Faith, Power, and Survival: What Ruled Life in Early-Medieval England
David Mitchell Considers the Less-Than-Illustrious Origins of the English Crown
For me, the misty, dark, unknowable aura of fifth-, sixth- and seventh-century Britain is an enormous draw. Murkiness with a fleeting glimpse of gold. A crown, a sword, a hoard of Roman coins buried by a rich Romano-Briton fleeing his villa in panic…
What was that movement in the fog? A dragon, a dinosaur, a galley full of legionaries hurrying away? The sense of mystery and loss is overwhelming, long before anyone thought of inventing King Arthur.
Hwaer cwom mearg? Hwaer cwom mago?
That’s the Anglo-Saxon language, also known as Old English. It contains hardly any words inherited from Brittonic, which suggests there was eerily little cordial interaction between the Anglo-Saxons and the people they displaced. It’s a snippet from a poem called “The Wanderer” that’s preserved in a tenth-century manuscript but is believed to have been written much earlier. It’s from a bit that translates as this:
Where is that horse now? Where the rider? Where is the hoard-sharer?
Where is the house of the feast? Where is the hall’s uproar?
There’s a powerful sense of missing something, which is a strangely sophisticated emotion to have been preserved for us from what, in our terms, seems like such a primitive and poorly documented culture. Longing and bereavement are surprisingly high in the mix, compared to, say, glory or sex or anger. From our perspective, this little medieval society is barely getting started and yet it’s already steeped in as much moist-eyed nostalgia as last orders at a British Legion club on the anniversary of VE Day.
“The work of giants is decaying,” laments another poem, “The Ruin.” It’s reflecting on some crumbling Roman buildings, probably those in Bath. “Bright were the castle buildings, many the bathing-halls, / high the abundance of gables, great the noise of the multitude, / many a meadhall full of festivity, / until Fate the mighty changed that.”The true roots of English kingship are therefore so far away from the Arthurian ideal it’s actually funny.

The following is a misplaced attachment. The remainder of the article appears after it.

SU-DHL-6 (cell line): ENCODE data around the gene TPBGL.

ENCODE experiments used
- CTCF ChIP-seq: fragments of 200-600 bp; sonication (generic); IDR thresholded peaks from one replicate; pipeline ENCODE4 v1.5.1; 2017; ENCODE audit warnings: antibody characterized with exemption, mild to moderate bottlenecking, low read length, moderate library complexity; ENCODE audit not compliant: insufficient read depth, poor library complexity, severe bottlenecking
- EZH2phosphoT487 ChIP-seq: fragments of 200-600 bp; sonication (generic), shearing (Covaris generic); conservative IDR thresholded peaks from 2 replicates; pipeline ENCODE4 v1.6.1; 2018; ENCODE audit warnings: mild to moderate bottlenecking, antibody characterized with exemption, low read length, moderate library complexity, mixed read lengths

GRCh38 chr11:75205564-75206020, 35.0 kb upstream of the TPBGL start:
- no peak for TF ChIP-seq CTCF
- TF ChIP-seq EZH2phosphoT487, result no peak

“A meadhall full of festivity” sounds a bit downmarket for a Roman night out, and the reference to “castle buildings” is poignant. Magnificent though they are, the buildings aren’t fortified. They didn’t need to be for most of Roman rule. The Romans established reliable public order, a feat not achieved again in Britain for well over a thousand years. This was a luxury the Anglo-Saxons couldn’t imagine.
Still, the point is well made. I suppose it’s hard to live amid so much decaying infrastructure without feeling a bit glum.
The good news
Some people managed it, though. King Ceolwulf of Northumbria, for example, and his favorite historian, the Venerable Bede. They lived in the late seventh and early eighth centuries and they’re quite upbeat about life. Plus they definitely existed. You can take that as read from now on. The mists of time have lifted considerably.
Bede is one of the main mist-lifters. He was a monk in the abbey of Jarrow in Northumbria and his Ecclesiastical History of the English People was the most famous thing to come out of Jarrow until a march protesting against unemployment in 1936. Bede’s book predates the march by a cool 1,205 years and is one of the main reasons we know anything at all about Dark Age England. He dedicated it to the King of Northumbria at the time, Ceolwulf.
Bede and Ceolwulf are also both saints. I don’t disapprove of Ceolwulf ’s kingly sainthood as much as Edward the Confessor’s, because he abdicated in 737 and lived as a monk for the rest of his life, so he put the hours in sanctity-wise. As did Bede, though the soubriquet Venerable seems to have stuck to him despite achieving higher-ranking saintly status. These things happen. People never really said “Admiral Kirk.”
I have genuinely literally read Bede’s Ecclesiastical History of the English People. So you don’t have to. I’d take me up on that if I were you—it may be important but it’s boring. It was written in Latin but an English translation was on the reading list I was given before going to university, so I gave it a go.